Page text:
2nd Battalion, 8th Cavalry Regiment 1967-68

Company B, 2nd Battalion, 8th Cavalry Regiment, 1st Cavalry Division (Airmobile) Bravo Company, 2nd Bn, 8th Cav Regt. 1st Cavalry Division Bravo, 2-8th Cav - Co B, 2-8th Cav Regt. - B Co, 2-8 Cav Co B, 2/8 Cav Regt. - Co B, 2-8 Cav, 1st Cav Div - B/2-8, 1st Cavalry Div - B 2/8, 1st Cav Div

The Enemy

To the US military in Vietnam, the enemy was known as the North Vietnamese Army (NVA), and the Vietnamese Communists or Vietcong (VC). The NVA consisted of professional army units whose soldiers were recruited and trained in North Vietnam. The VC were guerrilla soldiers who were recruited and trained in South Vietnam. Some of the VC were organized in regular military units, while others were farmers during the daytime and guerrilla fighters at night. Both the NVA and the VC used similar tactics with a strong preference for hit and run. For the most part, they were invisible and attacked us at a time and place of their choosing. In other words, their technique of warfare was to fight only when they had a significant advantage and they were pros at concealment, escaping when surrounded, and at conducting ambushes and hit and run attacks. In sharp contrast to US Army tactics, our enemy considered planning for their withdrawal as important as any other combat action and they were normally very cautious when conducting offensive operations, except when these operations had a political objective, such as, the Battle of Dak To and the Tet Offensive.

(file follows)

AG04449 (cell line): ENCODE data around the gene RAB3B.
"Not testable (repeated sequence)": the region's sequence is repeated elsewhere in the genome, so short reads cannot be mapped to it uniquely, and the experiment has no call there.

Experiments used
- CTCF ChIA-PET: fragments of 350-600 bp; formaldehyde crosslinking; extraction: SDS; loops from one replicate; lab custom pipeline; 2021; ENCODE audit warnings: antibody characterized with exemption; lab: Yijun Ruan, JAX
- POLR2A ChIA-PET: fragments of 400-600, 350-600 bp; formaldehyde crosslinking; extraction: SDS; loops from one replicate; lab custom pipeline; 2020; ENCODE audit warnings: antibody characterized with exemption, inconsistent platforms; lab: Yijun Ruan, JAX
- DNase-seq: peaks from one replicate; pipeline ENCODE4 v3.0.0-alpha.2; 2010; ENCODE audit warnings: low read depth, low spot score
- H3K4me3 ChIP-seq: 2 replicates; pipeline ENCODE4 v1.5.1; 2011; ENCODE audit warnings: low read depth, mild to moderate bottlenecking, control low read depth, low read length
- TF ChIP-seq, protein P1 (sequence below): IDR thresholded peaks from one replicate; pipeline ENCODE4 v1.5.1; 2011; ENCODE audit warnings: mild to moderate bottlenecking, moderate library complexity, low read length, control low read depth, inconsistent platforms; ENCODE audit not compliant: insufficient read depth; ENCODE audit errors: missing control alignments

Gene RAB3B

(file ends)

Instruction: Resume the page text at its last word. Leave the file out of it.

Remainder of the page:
To avoid our awesome firepower, enemy forces tried to “hug” our units. By this we mean that they attempted to get as close as possible to our positions so that we were restricted in using our devastating firepower because of the danger of friendly casualties. Another favorite NVA/VC tactic was to “intentionally wound” as many of our troopers as possible on a jungle trail and then ambush those who attempted to rescue them. We fully recognized the dangers of these situations and made maximum use of scout dogs and their trained handlers. Both the NVA and VC were experts at making anti-personnel mines from our dud artillery shells and using them against us. They also constructed numerous “punji” traps that were concealed in pits and designed to disable us. These traps consisted of sharp spikes, often made of bamboo, and the sharp tips of these spikes were contaminated with excrement to increase the risk of infections. Along with many other types of Russian and Chinese weapons, both the NVA and VC units were armed with the AK-47 automatic rifles, widely-recognised as one the best weapons of this class.



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